For my first blog on this new site I decided to start with writing about my thoughts on how to end a game. One of the early steps in creating a new game design is figuring out the games ‘flow’. How will a player interact with the game? How do players interact with each other? How does a turn or round play out? But also you must decide how the game will end. This can be tied to thyme or mechanics.
For an ending to be tied to the theme something must happen when the game ends, like the end of a book. The king returns. Mars has been terraformed. The cathedral has been built. The dragon has been slain.
For the end to be tied to a mechanic usually a goal is met, more like an activity. When someone scores X points or after a set number of rounds.
In both cases your game MUST end.
I know that seems silly to point out but I’ve played more than a couple prototype games that didn’t have a clear ending. In some cases we were playing to find a good stopping point but often games would go on for hours with no clear end in sight.
Let me pick on a very popular game for a moment.
In this game you and other players are set off to terraform a world over many years (not in real life but in my first game it felt like it). The end of the game is clear: Heat up the planet, raise the oxygen level. Once that is done the game ends and points are tallied. Seems simple enough. But if you dig through the game you find a lot of the actions that score you points DON’T raise the heat or oxygen. So if you want to win, don't let the game end or at least don’t bother with actions that contribute to bringing the game to an end.
My first play of this game took seven and half hours… no joke. It was all because one of the players was just finding cards/actions to score points and letting everyone else do the heavy lifting in the game. He chained an engine that took 5-20 minutes each turn to resolve. Me 2-3 hours in, not knowing what was going on, tried to follow suit thinking that’s how the game was played and it must end at some point. Finally I gave up and just focused on ending the game 5-6 hours in. I lost by more than 100 points.
I’ve played the game again and found that actions that lead to the end of the game are not worth as much as actions that prolong the game and those actions only work if the game is prolonged by those actions.
Now folks love this game much more than any game I’ve ever gotten published. I just use these as examples of how important knowing how to end your game is. This games ending I would say is inline with the mechanic of the engine builder that it is but the game misses merging the end of the game with the mechanic. The end matches the theme.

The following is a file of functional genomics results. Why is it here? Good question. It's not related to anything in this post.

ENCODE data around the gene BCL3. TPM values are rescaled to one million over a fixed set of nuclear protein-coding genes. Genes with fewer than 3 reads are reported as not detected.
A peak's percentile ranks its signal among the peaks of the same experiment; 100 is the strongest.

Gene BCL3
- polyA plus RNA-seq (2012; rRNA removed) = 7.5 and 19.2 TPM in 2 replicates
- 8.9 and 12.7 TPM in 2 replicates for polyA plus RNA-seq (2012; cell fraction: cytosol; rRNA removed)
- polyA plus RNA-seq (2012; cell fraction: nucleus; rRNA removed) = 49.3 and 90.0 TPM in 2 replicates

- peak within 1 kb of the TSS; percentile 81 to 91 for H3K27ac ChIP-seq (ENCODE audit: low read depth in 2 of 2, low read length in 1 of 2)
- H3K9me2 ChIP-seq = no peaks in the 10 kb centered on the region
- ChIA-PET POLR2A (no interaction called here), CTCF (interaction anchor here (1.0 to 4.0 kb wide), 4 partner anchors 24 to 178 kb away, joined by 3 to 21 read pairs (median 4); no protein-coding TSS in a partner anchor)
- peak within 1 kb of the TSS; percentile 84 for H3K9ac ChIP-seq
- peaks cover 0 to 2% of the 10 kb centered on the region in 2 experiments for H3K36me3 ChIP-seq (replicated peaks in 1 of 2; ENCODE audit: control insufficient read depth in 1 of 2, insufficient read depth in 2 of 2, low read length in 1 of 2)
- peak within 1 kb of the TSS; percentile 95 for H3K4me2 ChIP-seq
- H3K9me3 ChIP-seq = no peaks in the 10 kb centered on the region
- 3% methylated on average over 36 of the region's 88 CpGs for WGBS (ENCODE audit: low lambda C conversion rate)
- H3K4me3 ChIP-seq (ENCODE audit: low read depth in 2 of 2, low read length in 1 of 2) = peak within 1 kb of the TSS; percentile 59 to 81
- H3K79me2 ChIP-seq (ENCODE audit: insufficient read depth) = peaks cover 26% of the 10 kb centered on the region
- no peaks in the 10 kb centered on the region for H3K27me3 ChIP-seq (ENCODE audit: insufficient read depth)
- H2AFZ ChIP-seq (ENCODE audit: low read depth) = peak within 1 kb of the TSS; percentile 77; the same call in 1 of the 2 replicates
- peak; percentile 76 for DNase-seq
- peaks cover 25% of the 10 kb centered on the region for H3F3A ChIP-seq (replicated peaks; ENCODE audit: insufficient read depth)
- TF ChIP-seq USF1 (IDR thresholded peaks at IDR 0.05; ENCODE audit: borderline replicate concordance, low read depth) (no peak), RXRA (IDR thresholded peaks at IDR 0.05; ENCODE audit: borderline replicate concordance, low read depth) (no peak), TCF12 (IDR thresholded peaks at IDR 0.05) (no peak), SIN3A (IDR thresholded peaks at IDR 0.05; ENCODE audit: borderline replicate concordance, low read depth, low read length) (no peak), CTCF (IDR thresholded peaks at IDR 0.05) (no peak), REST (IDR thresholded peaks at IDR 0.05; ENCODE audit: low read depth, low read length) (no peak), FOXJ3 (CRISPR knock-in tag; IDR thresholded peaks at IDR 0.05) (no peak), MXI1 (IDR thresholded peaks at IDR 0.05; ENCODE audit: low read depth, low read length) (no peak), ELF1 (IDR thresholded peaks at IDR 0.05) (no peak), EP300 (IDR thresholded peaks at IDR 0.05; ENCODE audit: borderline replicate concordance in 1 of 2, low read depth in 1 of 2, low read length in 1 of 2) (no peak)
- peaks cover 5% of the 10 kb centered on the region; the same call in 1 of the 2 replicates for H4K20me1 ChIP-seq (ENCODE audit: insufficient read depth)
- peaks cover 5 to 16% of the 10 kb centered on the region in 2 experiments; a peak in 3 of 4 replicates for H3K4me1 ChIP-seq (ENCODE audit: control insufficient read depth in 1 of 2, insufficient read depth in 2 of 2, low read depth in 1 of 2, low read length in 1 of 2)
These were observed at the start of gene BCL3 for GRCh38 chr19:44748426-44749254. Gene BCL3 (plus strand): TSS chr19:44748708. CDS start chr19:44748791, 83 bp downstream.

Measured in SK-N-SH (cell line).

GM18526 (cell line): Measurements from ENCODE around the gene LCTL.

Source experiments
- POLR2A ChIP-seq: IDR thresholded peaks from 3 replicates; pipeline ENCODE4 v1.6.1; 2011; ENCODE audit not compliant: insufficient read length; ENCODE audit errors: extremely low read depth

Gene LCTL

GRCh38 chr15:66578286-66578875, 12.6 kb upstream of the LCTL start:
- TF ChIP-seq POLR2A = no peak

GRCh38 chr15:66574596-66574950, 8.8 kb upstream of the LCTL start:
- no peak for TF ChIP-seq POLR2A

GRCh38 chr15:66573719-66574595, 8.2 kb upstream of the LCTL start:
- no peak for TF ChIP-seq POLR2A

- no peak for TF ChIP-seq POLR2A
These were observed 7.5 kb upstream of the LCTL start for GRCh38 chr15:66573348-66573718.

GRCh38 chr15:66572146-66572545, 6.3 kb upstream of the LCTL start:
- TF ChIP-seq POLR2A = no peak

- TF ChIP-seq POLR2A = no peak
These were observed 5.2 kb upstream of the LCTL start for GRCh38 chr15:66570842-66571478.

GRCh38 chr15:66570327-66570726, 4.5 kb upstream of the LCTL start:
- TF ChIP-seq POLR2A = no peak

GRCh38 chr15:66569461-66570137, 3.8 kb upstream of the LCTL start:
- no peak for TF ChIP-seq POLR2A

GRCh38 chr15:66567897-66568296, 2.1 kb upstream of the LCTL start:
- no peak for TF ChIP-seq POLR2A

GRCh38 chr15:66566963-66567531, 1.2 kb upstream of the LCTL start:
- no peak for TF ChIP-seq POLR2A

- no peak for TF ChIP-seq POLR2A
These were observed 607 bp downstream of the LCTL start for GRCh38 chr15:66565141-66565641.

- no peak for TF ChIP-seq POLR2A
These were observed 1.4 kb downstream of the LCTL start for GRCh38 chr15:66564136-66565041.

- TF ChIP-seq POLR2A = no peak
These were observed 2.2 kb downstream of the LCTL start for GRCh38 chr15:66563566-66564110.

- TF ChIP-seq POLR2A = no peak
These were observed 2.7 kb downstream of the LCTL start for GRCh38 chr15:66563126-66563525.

I feel this game would be better with a timer. Meaning thematically ‘others’ are also raising the heat and oxygen every so often. If the players don’t choose to end the game the end is still coming and if you don’t raise the heat or oxygen the players miss out on points. Thus engaging the players in the events of the end of the game.
This brings me to the two types of endings in games;
Each can be used in almost any game but which to use may not be clear.
The timer is a ticking time bomb! The players should clearly see as the timer ticks away. This brings tension and dread to your game but also a clear goal to get things done. Some examples of this would be your life total before you die and the game ends, or a round tracker you check off after everyone has gone.
The event is coming you may never know when! Event endings are often hidden. Most likely in the last few cards of a deck. But also once the players accomplice a goal could trigger the end. The event can bring suspense and surprise to your game.
There are examples of mixes of the two, for example the game ends once a player reaches a set number of common points (if the points are hidden only to be revealed to end the game then that would be an event).
And games can have multiple ways to end. In my prototype game ‘Cathedrals to the Gods’ the game ends in one of two ways. Once a player builds their third cathedral or once the bag of terra tiles is empty. In either case the player finishes their turn and then the game ends. This is an example of using both endings: the bag of tiles is a timer seeing as any player may peek at the contents and an event when the last cathedral is built.
In summary, sometimes it is just as important to know where your game should end as it is to know where to start.